A cross conduit 42 of the spray head communicates with the rearward conduit and terminates at each end in an upwardly directed spray nozzle 44. The nozzles may be conventional and may be screwed-in or otherwise fixed to the spray head or may be holes in closed ends of the spray head as desired. For reaching ahead better with the spray, they may be directed slightly forwardly and may have an overlap of the upward cones of spray. The nozzles may be flush with the body 40 so that they will not hang-up on structure beneath automobiles.
Preferably, the body 44 also is of plastic and is so-contoured as not to snag on structure beneath an automobile. It may have a flat or slightly rounded top 40', rounded corners and sides sloped-out in downward direction. Shape of the body is simple and comprehensive, substantially covering the spray head and the rolling means or castors 46, on all sides but the bottom. Each castor may be mounted to a respective downturned lateral sidewall by a conventional swivel clamp 48, and may protrude at the bottom just enough to keep the housing above a surface on which it (the system) is supported. The vertically compressed design is intended to pass under a four inch (10 cm) space beneath an automobile.
Two "J"-clamps 50 with nuts are shown detachably clamping the spray head to the top of the housing. Any other secure holding means may do as well provided that it permits quick attachment and detachment and does not require extra space overhead. The fasteners may be in recesses as indicated.
The swivel-type castors make the device easy to move about as a lawn sprinkler.
Detached from a housing, the sprayhead may be used in conjunction with the handle and a water hose to flush down walls or driveways, to water flowers or the lawn, to flush gutters, or to perform other special tasks such as dispensing disinfectant, insecticide or liquid fertilizers (1.9 m).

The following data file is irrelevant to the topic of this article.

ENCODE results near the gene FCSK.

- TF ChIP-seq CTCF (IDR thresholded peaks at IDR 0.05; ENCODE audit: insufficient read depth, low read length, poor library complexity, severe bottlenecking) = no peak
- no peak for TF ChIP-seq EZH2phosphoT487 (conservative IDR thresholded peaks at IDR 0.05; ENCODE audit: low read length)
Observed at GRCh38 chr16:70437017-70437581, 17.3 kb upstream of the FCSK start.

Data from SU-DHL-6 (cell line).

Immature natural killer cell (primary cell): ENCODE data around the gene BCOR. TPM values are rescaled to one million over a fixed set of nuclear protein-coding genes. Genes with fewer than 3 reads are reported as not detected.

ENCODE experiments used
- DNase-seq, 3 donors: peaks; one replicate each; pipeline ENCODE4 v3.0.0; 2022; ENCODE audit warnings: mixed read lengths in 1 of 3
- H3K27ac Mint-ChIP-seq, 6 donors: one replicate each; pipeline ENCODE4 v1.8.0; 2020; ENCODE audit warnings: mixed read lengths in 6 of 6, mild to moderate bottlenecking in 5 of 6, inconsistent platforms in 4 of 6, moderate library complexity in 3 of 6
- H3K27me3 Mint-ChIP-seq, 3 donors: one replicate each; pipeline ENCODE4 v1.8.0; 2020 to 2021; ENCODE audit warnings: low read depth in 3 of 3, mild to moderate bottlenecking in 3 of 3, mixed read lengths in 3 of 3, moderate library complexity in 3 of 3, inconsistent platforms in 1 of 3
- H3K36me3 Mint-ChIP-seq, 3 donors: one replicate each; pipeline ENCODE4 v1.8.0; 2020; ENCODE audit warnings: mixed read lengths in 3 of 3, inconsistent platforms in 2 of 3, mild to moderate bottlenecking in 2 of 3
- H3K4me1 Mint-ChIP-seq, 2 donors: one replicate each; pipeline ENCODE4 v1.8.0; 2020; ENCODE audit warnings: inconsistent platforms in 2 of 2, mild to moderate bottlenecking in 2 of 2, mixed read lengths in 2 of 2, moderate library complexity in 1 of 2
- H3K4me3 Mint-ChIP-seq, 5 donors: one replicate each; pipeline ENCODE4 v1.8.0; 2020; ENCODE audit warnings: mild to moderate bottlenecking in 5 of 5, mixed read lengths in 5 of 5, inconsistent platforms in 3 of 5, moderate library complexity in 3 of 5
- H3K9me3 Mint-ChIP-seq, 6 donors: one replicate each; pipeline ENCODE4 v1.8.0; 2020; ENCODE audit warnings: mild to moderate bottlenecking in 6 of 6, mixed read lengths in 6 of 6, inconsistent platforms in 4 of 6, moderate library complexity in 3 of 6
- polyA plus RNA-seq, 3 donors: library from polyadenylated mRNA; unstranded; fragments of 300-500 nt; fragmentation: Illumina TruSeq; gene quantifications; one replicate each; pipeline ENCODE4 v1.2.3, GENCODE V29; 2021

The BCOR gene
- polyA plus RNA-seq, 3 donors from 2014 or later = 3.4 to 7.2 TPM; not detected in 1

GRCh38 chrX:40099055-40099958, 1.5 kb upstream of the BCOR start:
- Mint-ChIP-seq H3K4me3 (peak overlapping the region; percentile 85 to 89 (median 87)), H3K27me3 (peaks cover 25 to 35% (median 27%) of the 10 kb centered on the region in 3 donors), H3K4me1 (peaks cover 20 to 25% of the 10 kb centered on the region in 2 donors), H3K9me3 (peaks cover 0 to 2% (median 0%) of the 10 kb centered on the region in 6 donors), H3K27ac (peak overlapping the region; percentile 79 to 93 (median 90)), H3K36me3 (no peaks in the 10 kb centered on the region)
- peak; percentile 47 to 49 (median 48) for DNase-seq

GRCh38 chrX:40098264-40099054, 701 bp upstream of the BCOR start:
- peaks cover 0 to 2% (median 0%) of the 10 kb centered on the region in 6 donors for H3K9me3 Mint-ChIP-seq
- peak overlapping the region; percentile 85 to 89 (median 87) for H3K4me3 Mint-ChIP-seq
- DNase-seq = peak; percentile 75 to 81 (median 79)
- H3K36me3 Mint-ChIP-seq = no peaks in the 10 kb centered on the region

The handle may be six feet (1.9 m) long or longer if desired and with a brush slipped over the end may be used as a scrubber with a ready supply of detergent in the container.
As an alternative, the body and conduits in it could be manufactured as an injection molded unit, if desired.
FIG. 2 shows the underside U of an automobile A (representing as well in this disclosure a low truck or bus or trailer) being spray-washed by upward cones of spray S from the invention.
Container 28 on the handle will strike the vehicle before the user's hand or before the valve control 26 will strike it.
Movement of the system on the castors is controllable conveniently side-to-side or fore-and-aft, by the handle.
Pressing the forward end of the handle down can tip the body and spray more towards the rear, and lifting and forward end of the handle can tip the body and spray head more towards the front.
FIG. 3 shows a further control feature inherent in the design. The castors coact in still another way. When the handle first end 20' is raised above the level of the rearward conduit and is rotated (arrow) about the axis of the handle 20, the flexibility of the hose 32 will cause the body 40 to turn on the castors, left or right as desired. This steers the spray heads also, so that the direction of spray is controllabel for reaching hard to reach places beneath an automobile.
In conclusion, it will be appreciated that this under-car wash system is simple but effective, can be set-up or knocked down for storage or shipment quickly and easily, can be manufactured easily and economically and made available to consumers at a low cost.
This invention is not to be construed as limited to the particular forms disclosed herein, since these are to be regarded as illustrative rather than restrictive. It is, therefore, to be understood that the invention may be practiced within the scope of the claims otherwise than as specifically described.